It was a good reminder, for me anyway, that whilst I respect manners more than possibly any other virtue in a person they don't necessarily go hand in hand with any sort of political affinity. Of course I knew this already, there's plenty of lefties I don't like and Tories that I do, but it's nice to be reminded of it now and then.


Matt Sellwood said...

How strange....I had a similar experience today while canvassing, too. Very rude and abrupt woman, whom I was about to put down as 'Not Green', until she told me that she always voted for us. Apparently, she's just rude!

It Will Come to Me said...

' whilst I respect manners more than possibly any other virtue in a person'

May I very politely inquire "Whose manners specifically"?

Jim Jepps said...

Well, it was something I thought about touching on but decided not to for space. It's clear that different people have different sets of manners.

In some company certain behaviours will be expected in others they will be abhorant.

Although I respect manners, I think on a personal level I'm fairly forgiving, particularly if I don't believe offense was intended but simply down to cultural or class differences.

It's just as well as I'd like people to be forgiving to me if I'm rude, which does happen - although usually if it does it's because I'm intending to be rude rather than causing accidental offense.

Unknown said...

Excellent post comrade. Politeness with the general public can be trickier than it seems. This is because of the tendency of an omnipresent minority to treat you like some kind of fair ground attraction, when your behind a stall or selling papers. You know the ones who come up ask you ridiculous questions, try to outrage your sensibilities, and generally use the fact that you are putting yourself out there to engage in some self-entertainment. The ones who are basically uninterested in what you've got to say but don't just fuck off like the rest of them.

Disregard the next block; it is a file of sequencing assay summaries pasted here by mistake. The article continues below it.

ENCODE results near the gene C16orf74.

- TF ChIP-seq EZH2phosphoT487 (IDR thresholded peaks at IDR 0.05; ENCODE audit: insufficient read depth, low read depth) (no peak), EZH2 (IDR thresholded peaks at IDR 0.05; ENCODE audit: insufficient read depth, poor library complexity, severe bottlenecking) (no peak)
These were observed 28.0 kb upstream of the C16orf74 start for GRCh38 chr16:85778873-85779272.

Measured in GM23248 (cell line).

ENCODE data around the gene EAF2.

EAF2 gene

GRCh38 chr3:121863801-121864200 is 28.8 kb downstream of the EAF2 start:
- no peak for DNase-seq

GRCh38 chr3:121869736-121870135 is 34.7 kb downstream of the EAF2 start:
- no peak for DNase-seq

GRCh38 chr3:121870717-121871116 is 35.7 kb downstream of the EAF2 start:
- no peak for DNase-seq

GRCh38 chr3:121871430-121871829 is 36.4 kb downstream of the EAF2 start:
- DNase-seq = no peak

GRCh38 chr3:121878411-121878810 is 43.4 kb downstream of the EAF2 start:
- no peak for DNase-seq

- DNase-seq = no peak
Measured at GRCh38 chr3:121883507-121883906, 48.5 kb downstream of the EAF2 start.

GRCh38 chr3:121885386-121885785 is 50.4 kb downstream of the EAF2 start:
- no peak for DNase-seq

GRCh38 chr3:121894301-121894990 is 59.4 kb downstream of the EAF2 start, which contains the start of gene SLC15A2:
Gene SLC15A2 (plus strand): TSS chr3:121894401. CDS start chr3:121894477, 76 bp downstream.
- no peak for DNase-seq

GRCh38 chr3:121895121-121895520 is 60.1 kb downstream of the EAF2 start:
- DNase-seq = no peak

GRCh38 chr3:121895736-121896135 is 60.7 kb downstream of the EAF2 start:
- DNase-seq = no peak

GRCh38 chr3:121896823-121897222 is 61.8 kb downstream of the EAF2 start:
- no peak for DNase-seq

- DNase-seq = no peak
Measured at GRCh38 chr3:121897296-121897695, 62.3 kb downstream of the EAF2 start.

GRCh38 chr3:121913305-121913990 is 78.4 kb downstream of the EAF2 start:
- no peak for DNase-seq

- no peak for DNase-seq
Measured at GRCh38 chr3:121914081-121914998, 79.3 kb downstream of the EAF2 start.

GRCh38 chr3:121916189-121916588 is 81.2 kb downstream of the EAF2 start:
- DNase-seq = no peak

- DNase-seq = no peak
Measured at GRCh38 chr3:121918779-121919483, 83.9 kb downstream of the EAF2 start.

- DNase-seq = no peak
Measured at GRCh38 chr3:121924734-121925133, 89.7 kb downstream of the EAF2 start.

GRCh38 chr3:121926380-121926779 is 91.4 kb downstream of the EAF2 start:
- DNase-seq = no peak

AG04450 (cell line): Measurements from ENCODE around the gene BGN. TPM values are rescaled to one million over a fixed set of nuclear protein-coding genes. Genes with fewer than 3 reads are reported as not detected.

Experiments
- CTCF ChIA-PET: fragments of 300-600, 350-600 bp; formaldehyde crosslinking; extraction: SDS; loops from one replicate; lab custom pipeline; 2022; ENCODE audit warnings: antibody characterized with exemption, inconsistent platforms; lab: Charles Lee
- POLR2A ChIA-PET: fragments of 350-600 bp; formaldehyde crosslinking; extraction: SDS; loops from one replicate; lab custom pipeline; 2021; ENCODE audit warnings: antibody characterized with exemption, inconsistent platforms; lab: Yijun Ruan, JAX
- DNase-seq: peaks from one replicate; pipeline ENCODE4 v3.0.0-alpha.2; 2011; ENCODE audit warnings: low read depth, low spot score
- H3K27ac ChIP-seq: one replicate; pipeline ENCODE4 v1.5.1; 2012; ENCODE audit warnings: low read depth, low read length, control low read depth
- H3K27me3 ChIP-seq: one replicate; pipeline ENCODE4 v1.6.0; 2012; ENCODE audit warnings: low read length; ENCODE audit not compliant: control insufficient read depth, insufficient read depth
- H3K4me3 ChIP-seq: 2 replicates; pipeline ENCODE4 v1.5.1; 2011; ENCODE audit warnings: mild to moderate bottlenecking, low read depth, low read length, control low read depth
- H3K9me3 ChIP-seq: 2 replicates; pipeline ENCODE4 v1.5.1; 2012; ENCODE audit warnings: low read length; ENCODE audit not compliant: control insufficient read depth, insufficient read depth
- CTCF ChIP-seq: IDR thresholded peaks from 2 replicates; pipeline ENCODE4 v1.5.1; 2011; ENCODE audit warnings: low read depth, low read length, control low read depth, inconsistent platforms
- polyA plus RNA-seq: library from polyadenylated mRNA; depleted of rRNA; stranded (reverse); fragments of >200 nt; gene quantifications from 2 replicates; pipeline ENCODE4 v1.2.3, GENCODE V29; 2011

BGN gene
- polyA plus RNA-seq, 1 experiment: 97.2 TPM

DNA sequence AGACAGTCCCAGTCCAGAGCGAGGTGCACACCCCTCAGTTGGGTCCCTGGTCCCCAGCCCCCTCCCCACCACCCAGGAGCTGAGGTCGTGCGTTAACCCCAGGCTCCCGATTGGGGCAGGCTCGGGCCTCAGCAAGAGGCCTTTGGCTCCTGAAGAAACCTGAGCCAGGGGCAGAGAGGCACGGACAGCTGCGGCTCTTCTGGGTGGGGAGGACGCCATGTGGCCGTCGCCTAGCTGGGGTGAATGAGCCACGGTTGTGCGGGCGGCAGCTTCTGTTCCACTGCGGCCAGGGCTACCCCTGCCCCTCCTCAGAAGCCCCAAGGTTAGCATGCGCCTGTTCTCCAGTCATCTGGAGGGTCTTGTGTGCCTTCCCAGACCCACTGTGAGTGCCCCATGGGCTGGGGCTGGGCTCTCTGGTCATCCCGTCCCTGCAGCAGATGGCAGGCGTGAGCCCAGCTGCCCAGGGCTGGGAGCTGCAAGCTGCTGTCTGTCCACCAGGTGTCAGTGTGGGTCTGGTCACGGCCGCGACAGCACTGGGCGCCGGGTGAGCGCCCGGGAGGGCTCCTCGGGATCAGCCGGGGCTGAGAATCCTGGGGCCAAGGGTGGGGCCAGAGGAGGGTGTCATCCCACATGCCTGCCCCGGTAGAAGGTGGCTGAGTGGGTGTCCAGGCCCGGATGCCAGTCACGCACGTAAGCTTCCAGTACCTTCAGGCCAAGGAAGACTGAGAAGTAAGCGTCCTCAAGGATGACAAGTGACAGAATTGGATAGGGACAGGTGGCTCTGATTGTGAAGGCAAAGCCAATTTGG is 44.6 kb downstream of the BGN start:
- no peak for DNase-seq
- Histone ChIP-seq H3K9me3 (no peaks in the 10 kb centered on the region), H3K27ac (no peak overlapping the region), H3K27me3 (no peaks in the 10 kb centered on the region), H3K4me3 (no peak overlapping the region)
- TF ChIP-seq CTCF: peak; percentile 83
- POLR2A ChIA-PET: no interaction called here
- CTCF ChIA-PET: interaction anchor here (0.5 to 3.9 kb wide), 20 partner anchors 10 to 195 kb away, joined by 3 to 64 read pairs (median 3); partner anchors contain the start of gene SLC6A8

On another matter i remember back in cambridge a much sturdier, and better organised comrade than me being appalled by response to a prospective buyer. He declined a copy of Socialist Appeal saying he had to run to catch a train. As he ran on towards the station i shouted 'your mum's a train'. Spur of the moment thing. My comrade told the full timers at the centre.

Nonetheless I was fucking good at selling papers, which reminds me of another point. Politeness is important. But sometimes its necessary to partially ignore the british publics over egged desire to remain undisturbed. Someiems you have to be a bit confident in pushing through the 'don't talk to me' barrier.


Jim Jepps said...

He told on you? Did you get detention? I don't think I'd want him next to me on a barricade monitoring to see if I ever made a mistake.

I think when you're giving out leaflets or, shudder, selling papers, close shudder, people understand the etiquette - you are allowed to be a bit more pushy. But chuggers take it too far and basically force you to be rude to them - which is rude in itself.

Adrian Windisch said...

I suspect that politeness is a way people can get along causing less offence.

Amy Kennedy said...

bad manners owl makes me LOL ;)